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Top Tips for Septic Tank Care

October 22, 2018

Living in a more rural area certainly has its benefits. It tends to be a little more private and is often surrounded by nature. Your home has its own space and thankfully isn’t an arm’s length away from the next cookie cutter house. You may even have a mile or two between you and your neighbors. Along with privacy and space, however, the home will likely be outfitted with a septic tank. In fact, more than one in five homes in the United States have an individual onsite septic system. These homes are located far enough away from mainstream areas that they simply don’t have access to public city sewers. When a septic system is properly maintained it is often odorless and out of sight. In addition, proper maintenance will not only save you money, but it will also keep the environment surrounding your home healthier and safer. It is always wise to keep in mind that whatever goes into your plumbing via the kitchen sink, toilet, or shower drains, etc., eventually makes its way to your septic system.

What is a septic tank?

The septic tank is a large, watertight container which is kept underground. This essential tank acts as a filter and separates scum and solids. It gives the wastewater a pretreatment before it enters the drain field. The septic tank accumulates everything from the homes piping system and the consistency of what comes through will determine its placement within the tank. For example, heavy solids seep to the bottom leading to the bacteria turning certain sludge into gasses. Solids that don’t carry much weight like grease, rise to the top and create a layer of scum. Anything that doesn’t decompose remains in the tank, therefore pumping out the septic tank periodically will help prevent overflow into the drain field, which could cause detrimental damage not to mention health hazards. Being mindful of what your household has put into the septic tank is important because the biological balance of the tank is sensitive and can be upset easily. Here are a few tips that will help you keep a healthier and safer septic tank:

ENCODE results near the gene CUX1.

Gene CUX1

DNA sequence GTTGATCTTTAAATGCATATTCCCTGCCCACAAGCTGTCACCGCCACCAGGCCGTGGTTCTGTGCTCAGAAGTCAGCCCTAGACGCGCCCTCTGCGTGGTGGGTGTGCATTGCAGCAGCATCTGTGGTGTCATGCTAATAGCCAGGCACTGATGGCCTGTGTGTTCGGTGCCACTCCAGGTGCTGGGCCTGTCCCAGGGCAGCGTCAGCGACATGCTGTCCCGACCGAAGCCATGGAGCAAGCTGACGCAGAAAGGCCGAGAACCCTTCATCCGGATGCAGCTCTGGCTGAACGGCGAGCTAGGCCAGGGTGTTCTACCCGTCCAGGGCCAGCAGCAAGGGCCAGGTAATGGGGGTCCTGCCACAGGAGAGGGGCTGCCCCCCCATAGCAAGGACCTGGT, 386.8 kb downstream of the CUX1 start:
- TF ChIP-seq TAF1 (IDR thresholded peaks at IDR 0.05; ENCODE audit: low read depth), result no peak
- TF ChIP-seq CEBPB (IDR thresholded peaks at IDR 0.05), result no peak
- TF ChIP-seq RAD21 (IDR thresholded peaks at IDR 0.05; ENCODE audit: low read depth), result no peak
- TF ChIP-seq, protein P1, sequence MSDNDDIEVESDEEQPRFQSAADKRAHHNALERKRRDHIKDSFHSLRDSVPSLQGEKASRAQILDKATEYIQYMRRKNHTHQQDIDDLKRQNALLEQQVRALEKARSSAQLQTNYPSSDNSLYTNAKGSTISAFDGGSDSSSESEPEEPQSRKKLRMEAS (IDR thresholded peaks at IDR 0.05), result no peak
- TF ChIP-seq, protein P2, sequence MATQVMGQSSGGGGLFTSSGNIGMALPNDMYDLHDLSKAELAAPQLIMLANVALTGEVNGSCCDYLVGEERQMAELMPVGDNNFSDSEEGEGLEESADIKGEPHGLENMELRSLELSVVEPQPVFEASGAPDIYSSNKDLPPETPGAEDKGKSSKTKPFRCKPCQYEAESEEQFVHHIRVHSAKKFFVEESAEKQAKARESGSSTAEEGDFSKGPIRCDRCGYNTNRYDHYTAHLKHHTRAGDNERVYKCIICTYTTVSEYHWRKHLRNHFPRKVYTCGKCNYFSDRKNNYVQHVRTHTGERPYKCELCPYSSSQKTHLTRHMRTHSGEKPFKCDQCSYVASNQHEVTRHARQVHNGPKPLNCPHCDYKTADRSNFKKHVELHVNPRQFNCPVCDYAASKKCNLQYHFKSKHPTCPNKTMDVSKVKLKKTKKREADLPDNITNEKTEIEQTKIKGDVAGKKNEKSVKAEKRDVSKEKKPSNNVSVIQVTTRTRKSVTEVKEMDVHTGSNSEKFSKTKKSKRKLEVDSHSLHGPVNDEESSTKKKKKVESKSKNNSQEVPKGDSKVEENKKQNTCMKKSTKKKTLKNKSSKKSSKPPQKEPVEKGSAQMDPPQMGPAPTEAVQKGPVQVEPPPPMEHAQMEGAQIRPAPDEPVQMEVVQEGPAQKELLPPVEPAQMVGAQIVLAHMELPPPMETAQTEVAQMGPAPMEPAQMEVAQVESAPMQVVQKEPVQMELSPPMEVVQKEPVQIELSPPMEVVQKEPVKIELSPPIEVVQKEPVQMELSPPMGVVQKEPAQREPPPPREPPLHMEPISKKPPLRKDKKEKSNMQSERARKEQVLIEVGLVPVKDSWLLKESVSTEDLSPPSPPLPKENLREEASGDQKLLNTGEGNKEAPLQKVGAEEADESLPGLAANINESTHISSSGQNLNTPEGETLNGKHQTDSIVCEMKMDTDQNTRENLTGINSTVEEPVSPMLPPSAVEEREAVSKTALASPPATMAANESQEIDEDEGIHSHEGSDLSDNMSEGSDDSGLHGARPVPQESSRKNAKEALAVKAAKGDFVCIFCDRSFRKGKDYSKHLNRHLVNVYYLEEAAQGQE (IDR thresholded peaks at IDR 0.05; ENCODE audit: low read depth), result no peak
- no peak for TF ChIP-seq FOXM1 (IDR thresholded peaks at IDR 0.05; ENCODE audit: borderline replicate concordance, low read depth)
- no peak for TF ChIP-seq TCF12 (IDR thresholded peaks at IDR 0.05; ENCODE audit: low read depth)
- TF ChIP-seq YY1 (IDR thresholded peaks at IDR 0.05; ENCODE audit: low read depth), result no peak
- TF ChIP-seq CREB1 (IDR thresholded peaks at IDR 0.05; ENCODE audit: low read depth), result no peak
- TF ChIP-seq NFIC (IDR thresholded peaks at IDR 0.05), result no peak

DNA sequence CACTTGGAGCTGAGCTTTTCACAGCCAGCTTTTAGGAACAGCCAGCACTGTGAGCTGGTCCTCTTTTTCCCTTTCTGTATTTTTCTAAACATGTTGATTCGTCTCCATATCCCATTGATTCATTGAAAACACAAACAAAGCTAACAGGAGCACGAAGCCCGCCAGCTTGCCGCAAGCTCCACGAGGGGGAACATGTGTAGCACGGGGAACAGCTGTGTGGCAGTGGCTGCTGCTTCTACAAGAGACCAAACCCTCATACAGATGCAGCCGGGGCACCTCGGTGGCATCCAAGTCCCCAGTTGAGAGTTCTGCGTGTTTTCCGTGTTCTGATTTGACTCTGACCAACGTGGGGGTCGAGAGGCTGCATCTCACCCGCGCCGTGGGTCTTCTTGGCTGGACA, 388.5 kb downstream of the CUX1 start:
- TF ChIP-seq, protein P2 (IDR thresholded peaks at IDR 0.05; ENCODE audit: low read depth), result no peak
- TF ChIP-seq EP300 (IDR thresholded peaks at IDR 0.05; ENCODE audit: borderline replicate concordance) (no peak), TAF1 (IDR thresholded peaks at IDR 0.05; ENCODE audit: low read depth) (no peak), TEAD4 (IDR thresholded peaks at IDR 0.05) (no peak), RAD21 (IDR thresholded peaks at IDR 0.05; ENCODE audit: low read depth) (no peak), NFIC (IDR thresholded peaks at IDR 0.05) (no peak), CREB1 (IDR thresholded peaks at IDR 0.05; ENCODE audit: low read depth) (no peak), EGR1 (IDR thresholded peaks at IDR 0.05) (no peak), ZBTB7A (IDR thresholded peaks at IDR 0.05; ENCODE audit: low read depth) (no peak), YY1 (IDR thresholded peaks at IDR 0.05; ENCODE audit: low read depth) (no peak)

1. Record and inspect adequately

    Having a septic tank that runs smoothly is not only beneficial to your household but its environment as well, therefore annual inspections from a professional are highly recommended. Inspections will help determine the current condition of your tank and how often it needs to be pumped. Be sure to keep all records of inspections and repairs in the event you need to provide proof of condition during a sale. These records should include detailed reports of any potential or existing leaks and damage as well as what the scum levels are currently at. Regular, proper upkeep and an organized record system will help tremendously in the event of a less than favorable issue with your tank.

  2. Pump, Pump, Pump it out!

    To ensure things don’t go awry and either cause damage or a major stink issue throughout your property, it’s essential to pump out the septic tank when necessary. The rule of thumb is to pump every three to five years. Don’t wait until there is a problem before pumping. Having your septic tank routinely pumped can actually prevent your system from failing and knowing when to pump is where keeping accurate records come into play. Increase the longevity of your system and…. pump, pump, pump it out!

  3. Be conservative!

    Having your own septic tank should certainly encourage conservation. You don’t want to let the water run unnecessarily, like when you are brushing your teeth. Instead, turn the water off anytime it is not actually being used. The less water that’s wasted the more likely your septic tank will work efficiently due to less strain on the system. Conserving water is one of the best and easiest ways to keep your septic tank healthy. Some water conservation tips include investing in energy saving appliances and inspecting/repairing any leaky faucets or continually running toilets. Be conscientious of how much water your household is using so you know whether or not your septic tank can handle it.

  4. No Chemicals Please!

    The septic tank is full of useful and important bacteria that helps break things down so it’s very important that you don’t allow in chemicals that might disrupt that process. Things like drain/floor/toilet bowl cleaners and toxic liquid such as paint, waxes or polishes can destroy the beneficial bacteria and contaminate the ground and surface water. Not to mention, these chemicals can cause major damage to your tank. It’s important that you find alternatives to these harsh chemicals in order to keep your septic system in tip-top shape.

  5. Be cautious of what is being deposited

    Aside from avoiding chemicals traveling to the tank, you don’t want to put in anything that won’t decompose well. What doesn’t decompose in the tank will cause it to fill up much quicker than intended. For reference, here is a list of things to avoid putting down your drains when you have a septic system.

    1. Fats or grease
    2. Motor oil or fuel
    3. Disposable diapers
    4. Coffee grounds, egg or nutshells
    5. Filter tip cigarettes
    6. Sanitary napkins, tampons, or condoms
    7. Paper towels
    8. Paints or chemicals

We’ll even go so far as to recommend a higher quality toilet paper that easily breaks down when it’s wet as the health of your septic tank is often determined by how mindful the user is.

A septic tank has the ability to last more than 30 years but that statistic is most definitely contingent upon its care and upkeep.